Many adults with hypertension take BP-raising medications

Source:

Vitarello J, et al. Hypertension management: Insights and opportunities. Presented at: American College of Cardiology Scientific Session; May 15-17, 2021 (virtual meeting).


Disclosures:
The authors report no relevant financial disclosures.


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Nearly 1 in 5 adults with elevated BP also take a medication that could be raising their BP, according to a presentation at the American College of Cardiology Scientific Session.

“If medications that raise BP are common among those with hypertension, this may result in a prescribing cascade whereby patients need more antihypertensive meds to reach BP goals. This study sought to characterize the prevalence of BP-raising meds and those with hypertension and characterize their impact on BP and population control,” John Vitarello, MD, resident in internal medicine at Beth Israel Deaconess Medical Center, said in his presentation.



John Vitarello, MD, resident in internal medicine at Beth Israel Deaconess Medical Center.

In the analysis, researchers identified medications associated with BP elevation based on ACC/American Heart Association guidelines and examined use of the medications by adults with hypertension above and below less than 130/80 mm Hg.

The researchers analyzed data from 27,599 participants in the National Health and Nutrition Examination Survey from 2009 to 2018 (mean age, 56 years, 48% women), of whom 49.2% (95% CI, 48.1-50.4) had hypertension.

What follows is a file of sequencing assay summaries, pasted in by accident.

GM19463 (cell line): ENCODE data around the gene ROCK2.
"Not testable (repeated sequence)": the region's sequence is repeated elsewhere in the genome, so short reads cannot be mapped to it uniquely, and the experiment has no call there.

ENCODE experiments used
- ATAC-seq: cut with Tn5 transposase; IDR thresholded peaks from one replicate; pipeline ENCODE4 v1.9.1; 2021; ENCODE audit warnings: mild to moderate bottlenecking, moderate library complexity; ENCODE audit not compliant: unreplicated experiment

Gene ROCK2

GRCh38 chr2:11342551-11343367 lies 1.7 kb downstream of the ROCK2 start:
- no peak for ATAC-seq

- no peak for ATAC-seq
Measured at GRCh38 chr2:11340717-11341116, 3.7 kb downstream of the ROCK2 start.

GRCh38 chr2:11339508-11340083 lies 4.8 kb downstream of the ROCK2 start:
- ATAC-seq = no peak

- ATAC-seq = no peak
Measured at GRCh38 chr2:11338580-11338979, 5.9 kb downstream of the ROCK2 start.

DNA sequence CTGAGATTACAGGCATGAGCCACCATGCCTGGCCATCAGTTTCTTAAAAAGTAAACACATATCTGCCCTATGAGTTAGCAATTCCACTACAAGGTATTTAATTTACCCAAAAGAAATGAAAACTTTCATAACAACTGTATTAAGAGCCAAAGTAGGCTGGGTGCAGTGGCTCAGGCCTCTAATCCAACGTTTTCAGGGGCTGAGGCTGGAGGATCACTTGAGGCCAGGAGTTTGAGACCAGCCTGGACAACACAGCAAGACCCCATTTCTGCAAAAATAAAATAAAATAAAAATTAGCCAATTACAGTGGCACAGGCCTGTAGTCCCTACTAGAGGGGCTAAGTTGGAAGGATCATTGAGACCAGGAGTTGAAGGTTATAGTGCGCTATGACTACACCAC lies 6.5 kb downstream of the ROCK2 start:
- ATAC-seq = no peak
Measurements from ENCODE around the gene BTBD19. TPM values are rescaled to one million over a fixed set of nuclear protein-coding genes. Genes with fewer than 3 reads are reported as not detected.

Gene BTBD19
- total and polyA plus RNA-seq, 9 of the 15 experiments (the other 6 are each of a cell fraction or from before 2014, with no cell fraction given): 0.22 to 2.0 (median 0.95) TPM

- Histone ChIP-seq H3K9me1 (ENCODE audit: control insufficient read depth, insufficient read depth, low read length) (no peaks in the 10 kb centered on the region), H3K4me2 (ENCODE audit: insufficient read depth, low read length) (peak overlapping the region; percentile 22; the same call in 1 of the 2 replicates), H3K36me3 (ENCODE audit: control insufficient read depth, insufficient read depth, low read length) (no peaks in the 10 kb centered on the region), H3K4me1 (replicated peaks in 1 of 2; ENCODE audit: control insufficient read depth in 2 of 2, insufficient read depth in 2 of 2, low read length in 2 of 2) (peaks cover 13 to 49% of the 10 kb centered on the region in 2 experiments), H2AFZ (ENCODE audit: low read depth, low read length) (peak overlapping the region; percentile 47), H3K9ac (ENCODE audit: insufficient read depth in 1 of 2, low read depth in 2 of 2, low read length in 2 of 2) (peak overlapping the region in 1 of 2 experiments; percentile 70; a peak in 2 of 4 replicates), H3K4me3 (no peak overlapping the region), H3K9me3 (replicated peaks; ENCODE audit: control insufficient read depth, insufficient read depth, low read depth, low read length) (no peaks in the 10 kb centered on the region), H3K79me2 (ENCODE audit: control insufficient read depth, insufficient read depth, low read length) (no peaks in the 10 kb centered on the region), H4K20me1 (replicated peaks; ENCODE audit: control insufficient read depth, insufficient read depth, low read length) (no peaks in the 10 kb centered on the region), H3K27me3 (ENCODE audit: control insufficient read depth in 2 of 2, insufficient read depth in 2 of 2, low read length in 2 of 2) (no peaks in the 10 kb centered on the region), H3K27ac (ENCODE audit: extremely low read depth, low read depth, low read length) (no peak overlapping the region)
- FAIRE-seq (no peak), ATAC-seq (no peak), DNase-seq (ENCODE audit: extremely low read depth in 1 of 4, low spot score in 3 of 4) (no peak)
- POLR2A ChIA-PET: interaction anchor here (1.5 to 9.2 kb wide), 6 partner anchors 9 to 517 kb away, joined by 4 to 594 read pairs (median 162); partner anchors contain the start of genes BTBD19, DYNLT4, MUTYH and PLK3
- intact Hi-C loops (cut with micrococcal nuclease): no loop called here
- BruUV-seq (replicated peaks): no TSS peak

Among the cohort, 79.5% (95% CI, 77.3-81.8) had BP above the ACC/AHA goal of 130/80 mm Hg, according to the researchers.

The researchers wrote that of all adults with hypertension, 18.5% used at least one medication known to raise BP.

In the analysis, the most common classes of BP-raising medications among the adults with hypertension were antidepressants (8.7%), NSAIDs (6.5%) and steroids (1.9%).

If half of U.S. adults with hypertension discontinued one BP-raising medication, an additional 2.2 million would reach BP goals, Vitarello said.

In his presentation, Vitarello said the findings suggest that, in some cases, rather than treating high BP with more medications, there may be opportunities to lower BP by discontinuing or substituting safer medications.

“Clinicians should review the prescription and over-the-counter medication use of their patients with hypertension and consider deprescribing of medications that raise BP or seek therapeutic alternatives,” Vitarello said during his presentation.